In the second half of pregnancy, a pathological condition called preeclampsia may occur. At the same time, high blood pressure and proteinuria are observed. Such a dangerous complication can lead to long-term consequences for the mother and child, increases the risk of maternal and perinatal mortality. At the same time, scientists still do not know the causes of this pathology, nor the features of its course, nor the methods of its treatment. RUDN University researchers found a distinctive pattern in the composition of monocytes in patients with preeclampsia. Monocytes are innate immune cells that first circulate in the bloodstream and then settle in tissues and become macrophages. There are three types of monocytes - classical (CD14++), non-classical (CD16++) and mixed, or transitional, subpopulation.
“Preeclampsia remains the leading cause of maternal and fetal morbidity and mortality. On average, this complication occurs in 8% of pregnancies. Cells of monocyte-macrophage system play an important role in maintaining pregnancy because they maintain tolerance to a semi-allogeneic fetus. Monocytes are divided into two main subpopulations: classical and non-classical. It can be assumed that a change in the composition of monocytes can affect those organs where monocytes come from the bloodstream, in particular, the placenta. Our goal was to assess what happens to two subpopulations of monocytes in preeclampsia,” Polina Vishnyakova, PhD, Assistant at the Department of Histology, Cytology and Embryology, RUDN University.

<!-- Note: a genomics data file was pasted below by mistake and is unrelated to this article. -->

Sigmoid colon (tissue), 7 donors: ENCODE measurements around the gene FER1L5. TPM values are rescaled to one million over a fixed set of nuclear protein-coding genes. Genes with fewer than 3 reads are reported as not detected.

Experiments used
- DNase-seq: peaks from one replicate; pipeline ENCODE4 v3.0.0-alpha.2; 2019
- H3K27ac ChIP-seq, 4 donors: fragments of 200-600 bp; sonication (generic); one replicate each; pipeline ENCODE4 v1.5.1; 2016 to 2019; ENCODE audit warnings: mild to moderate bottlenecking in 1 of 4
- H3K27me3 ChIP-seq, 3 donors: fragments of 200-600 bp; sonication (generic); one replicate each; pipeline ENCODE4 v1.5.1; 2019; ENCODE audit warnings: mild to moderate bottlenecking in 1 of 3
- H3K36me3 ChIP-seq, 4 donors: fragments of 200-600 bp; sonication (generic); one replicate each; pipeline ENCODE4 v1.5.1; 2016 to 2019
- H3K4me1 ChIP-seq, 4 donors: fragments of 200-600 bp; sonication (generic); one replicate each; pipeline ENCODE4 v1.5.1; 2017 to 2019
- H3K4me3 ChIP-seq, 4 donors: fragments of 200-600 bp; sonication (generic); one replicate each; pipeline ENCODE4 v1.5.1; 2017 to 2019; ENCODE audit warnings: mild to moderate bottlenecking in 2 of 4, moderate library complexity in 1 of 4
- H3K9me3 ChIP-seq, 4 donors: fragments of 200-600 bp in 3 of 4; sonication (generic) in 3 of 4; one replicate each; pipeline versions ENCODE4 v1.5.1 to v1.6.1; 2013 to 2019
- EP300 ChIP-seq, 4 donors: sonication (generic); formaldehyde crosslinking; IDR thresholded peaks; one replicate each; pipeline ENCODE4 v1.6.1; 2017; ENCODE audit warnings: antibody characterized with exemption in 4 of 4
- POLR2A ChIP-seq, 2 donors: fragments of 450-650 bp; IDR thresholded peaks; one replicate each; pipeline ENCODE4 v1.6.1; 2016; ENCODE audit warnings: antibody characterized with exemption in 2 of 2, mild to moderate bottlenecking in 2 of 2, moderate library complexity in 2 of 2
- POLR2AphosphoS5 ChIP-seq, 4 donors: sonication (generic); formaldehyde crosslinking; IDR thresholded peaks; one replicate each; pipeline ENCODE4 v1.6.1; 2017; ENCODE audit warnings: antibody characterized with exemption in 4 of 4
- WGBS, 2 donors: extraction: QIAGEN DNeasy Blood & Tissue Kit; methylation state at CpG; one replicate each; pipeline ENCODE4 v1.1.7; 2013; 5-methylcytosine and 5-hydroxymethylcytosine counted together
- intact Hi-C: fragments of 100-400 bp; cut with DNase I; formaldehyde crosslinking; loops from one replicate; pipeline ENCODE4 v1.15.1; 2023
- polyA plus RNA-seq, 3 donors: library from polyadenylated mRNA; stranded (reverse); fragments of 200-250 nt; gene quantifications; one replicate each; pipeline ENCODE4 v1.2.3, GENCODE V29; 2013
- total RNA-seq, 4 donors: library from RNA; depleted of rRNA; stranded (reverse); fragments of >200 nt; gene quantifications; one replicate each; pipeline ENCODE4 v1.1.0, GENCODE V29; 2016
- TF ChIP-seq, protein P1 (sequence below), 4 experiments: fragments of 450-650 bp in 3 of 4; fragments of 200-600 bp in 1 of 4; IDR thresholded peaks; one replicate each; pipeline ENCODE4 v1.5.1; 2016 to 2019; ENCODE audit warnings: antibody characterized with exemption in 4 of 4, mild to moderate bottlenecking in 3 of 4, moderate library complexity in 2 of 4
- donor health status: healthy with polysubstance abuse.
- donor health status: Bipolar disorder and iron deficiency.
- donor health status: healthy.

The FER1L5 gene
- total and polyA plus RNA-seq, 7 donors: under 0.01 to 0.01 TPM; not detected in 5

Researchers at RUDN University studied the indicators in 33 patients. In 11 of them, the pregnancy proceeded without complications, the rest faced preeclampsia. Moreover, in 12 patients with preeclampsia, the pathology appeared early - before 34 weeks.
There was no difference in the absolute number of monocytes in normal pregnancy and pregnancy with complications. However, the proportion of classic monocytes was significantly lower in patients with late preeclampsia. RUDN scientists also conducted a transcriptomic analysis to see the genes the cells express and in what quantity. With its help, the researchers hypothesized that the cause of preeclampsia may be immunological stress, that is, a stress of the immune system. The hypothesis itself is not new, but the results obtained add arguments in its favor.
“Our results point to significant changes that occur with two opposite monocyte subpopulations in preeclampsia. Overall, our study reinforces the concept of immunological stress as a major factor that contributes to the development of preeclampsia. Moreover, it can be tracked by changes in the transcriptome profiles of monocytes,” Polina Vishnyakova, PhD, Assistant at the Department of Histology, Cytology and Embryology, RUDN University. (KSN/Newswise)